As such, it has been found that the operating voltage conditions of a fuel cell generates a high oxidation overvoltage with respect to carbon to create a negative atmosphere. Moreover, during start and stop of the fuel cell, outside air is fed into an oxidation electrode (i.e., a fuel electrode) and is mixed with hydrogen as a fuel, and thus a high potential of 1.2 VRHE or higher is generated in the carbon based on its boundary [Electrochem Solid-State Lett. 9 (2006) A183, J. Power Sources 158 (2006) 1306]. Such conditions accelerate the corrosion rate of carbon, and thus the durability of the fuel cell is reduced.
It has, thus, been found that delay of the electrochemical reaction is one important way to potentially improve the durability of a fuel cell.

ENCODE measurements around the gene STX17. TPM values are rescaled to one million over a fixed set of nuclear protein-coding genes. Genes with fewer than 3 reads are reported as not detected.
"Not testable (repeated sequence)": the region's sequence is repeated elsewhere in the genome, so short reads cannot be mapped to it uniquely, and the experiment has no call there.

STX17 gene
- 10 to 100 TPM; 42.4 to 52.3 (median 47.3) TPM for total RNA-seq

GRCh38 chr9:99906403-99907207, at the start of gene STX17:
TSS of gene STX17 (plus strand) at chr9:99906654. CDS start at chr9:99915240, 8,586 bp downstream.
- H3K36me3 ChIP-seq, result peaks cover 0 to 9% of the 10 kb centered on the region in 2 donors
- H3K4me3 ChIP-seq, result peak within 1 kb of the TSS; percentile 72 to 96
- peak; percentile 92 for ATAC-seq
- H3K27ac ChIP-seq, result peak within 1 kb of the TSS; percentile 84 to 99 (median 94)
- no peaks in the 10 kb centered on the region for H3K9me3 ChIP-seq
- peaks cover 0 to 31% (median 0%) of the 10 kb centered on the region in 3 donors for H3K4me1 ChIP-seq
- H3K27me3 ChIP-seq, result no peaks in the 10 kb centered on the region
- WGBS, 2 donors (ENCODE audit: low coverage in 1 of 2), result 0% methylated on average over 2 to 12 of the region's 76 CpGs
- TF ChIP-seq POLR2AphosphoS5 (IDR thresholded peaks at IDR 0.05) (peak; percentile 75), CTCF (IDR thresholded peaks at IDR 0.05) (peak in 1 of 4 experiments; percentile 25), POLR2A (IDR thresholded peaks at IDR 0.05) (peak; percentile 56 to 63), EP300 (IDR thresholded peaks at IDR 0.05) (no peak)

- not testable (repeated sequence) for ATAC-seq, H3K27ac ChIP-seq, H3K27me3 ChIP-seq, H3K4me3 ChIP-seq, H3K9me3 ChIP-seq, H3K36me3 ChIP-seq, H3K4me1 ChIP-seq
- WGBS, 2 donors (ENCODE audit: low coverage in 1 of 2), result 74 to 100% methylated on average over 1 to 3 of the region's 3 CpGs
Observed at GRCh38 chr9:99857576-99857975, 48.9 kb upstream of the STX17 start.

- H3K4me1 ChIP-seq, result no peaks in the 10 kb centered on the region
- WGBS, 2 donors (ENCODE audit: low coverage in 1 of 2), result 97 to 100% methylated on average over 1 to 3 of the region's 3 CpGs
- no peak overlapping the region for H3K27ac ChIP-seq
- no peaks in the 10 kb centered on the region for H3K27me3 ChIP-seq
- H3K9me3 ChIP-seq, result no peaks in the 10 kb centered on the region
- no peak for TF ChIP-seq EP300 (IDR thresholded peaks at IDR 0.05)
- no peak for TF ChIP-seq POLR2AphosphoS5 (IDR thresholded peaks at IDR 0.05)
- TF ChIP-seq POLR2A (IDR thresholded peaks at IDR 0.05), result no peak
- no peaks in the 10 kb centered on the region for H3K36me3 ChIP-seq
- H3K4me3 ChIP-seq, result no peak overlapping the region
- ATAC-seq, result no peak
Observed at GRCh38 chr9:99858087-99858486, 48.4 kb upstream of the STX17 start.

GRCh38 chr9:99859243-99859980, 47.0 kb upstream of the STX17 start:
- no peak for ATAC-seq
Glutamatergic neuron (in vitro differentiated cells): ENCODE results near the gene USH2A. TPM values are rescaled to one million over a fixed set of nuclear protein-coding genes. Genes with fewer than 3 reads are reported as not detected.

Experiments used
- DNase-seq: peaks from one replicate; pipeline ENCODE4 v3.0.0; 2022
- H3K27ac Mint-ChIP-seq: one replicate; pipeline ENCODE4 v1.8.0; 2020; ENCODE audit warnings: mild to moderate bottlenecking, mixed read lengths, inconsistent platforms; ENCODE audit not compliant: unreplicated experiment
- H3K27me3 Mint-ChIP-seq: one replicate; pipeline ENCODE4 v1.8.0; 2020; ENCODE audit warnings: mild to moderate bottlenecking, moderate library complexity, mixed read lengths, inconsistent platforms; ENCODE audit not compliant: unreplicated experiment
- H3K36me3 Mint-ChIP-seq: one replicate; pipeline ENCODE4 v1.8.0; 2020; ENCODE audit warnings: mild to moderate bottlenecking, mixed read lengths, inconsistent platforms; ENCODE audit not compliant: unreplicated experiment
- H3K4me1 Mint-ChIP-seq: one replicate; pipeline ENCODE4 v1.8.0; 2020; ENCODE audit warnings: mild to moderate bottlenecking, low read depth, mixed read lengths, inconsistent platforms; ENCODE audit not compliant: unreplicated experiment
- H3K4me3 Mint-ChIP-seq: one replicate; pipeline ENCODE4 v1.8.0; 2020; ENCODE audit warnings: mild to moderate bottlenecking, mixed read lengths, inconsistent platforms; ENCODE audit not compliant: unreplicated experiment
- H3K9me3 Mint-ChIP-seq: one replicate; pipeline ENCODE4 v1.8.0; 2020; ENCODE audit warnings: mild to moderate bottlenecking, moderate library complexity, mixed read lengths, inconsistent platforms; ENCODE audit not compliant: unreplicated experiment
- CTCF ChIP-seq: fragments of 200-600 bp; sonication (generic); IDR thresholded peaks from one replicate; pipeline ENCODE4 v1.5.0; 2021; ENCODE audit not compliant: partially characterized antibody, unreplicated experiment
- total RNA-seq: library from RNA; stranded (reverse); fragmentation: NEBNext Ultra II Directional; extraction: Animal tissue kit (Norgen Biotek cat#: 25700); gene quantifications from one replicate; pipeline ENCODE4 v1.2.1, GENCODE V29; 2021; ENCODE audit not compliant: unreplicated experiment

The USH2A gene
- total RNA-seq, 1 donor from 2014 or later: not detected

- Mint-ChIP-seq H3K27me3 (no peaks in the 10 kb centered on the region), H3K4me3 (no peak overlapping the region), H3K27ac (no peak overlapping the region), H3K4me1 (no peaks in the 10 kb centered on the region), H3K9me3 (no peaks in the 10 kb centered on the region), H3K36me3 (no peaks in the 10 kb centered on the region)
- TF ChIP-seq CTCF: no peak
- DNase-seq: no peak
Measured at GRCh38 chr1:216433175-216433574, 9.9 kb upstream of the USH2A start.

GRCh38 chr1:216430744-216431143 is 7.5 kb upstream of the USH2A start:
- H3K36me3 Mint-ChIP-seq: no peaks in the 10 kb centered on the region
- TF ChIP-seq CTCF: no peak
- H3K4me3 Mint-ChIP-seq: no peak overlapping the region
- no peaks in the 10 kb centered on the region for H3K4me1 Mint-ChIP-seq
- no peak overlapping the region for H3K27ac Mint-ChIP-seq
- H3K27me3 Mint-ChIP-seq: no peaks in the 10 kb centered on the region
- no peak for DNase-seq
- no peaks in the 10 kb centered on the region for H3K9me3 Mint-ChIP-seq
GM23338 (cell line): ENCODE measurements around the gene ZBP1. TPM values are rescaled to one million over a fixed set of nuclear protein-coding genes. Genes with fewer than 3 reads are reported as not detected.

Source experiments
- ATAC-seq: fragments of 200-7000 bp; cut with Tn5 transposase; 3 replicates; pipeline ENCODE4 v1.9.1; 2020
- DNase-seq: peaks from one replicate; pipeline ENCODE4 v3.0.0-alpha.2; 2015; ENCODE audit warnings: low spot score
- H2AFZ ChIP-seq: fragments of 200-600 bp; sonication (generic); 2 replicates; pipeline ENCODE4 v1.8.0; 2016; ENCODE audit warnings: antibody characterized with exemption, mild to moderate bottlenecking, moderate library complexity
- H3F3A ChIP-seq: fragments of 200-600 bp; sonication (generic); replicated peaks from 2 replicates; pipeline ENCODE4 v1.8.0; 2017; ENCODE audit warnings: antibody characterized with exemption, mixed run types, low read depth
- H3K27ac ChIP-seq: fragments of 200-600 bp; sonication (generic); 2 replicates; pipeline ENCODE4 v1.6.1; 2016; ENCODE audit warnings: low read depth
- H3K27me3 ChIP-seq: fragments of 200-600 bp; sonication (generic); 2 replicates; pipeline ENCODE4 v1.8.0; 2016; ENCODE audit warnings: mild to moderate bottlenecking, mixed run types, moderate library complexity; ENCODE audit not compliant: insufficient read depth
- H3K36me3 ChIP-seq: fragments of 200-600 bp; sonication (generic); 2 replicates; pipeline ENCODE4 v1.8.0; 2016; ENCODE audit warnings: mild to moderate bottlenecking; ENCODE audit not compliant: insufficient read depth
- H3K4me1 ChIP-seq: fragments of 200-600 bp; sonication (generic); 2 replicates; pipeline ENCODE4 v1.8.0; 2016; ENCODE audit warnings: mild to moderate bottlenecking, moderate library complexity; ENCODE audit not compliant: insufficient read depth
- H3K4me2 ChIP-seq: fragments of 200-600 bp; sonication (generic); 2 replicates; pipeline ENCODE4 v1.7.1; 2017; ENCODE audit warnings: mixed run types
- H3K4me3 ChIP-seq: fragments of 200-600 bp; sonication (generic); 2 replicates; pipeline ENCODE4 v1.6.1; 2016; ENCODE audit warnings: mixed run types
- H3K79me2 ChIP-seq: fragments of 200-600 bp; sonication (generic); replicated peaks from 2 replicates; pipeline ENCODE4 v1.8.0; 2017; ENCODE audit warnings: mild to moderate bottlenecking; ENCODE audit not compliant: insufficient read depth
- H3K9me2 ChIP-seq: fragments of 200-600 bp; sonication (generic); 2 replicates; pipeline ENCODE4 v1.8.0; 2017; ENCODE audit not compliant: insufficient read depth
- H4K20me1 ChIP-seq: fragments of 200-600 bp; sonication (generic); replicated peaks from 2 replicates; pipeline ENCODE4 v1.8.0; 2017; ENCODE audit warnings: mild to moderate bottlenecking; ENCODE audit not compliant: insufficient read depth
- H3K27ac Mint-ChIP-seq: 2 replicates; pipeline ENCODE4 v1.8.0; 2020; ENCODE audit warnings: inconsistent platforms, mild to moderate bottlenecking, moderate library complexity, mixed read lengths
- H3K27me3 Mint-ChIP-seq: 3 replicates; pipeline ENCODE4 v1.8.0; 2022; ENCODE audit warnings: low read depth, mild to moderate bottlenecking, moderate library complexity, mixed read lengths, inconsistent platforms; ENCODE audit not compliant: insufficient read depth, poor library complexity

One proposed method for improving the rate of the electrochemical reaction, which occurs at the catalyst particles of the fuel cell, is by improving the surface reaction rate of the catalyst particles. As such, extensive research has been aimed at developing a platinum alloy catalyst and core/shell type catalyst particles and, at the same time, optimizing the shape of an electrode by controlling the porosity of the electrode, micronizing the catalyst particles, and controlling the effective reaction area (J. Power Sources, 139, 73).
Moreover, in order to improve the durability of the catalyst and the electrode of the fuel cell by delaying the corrosion rate of carbon, extensive research has been aimed at developing a crystalline carbon support with excellent corrosion resistance.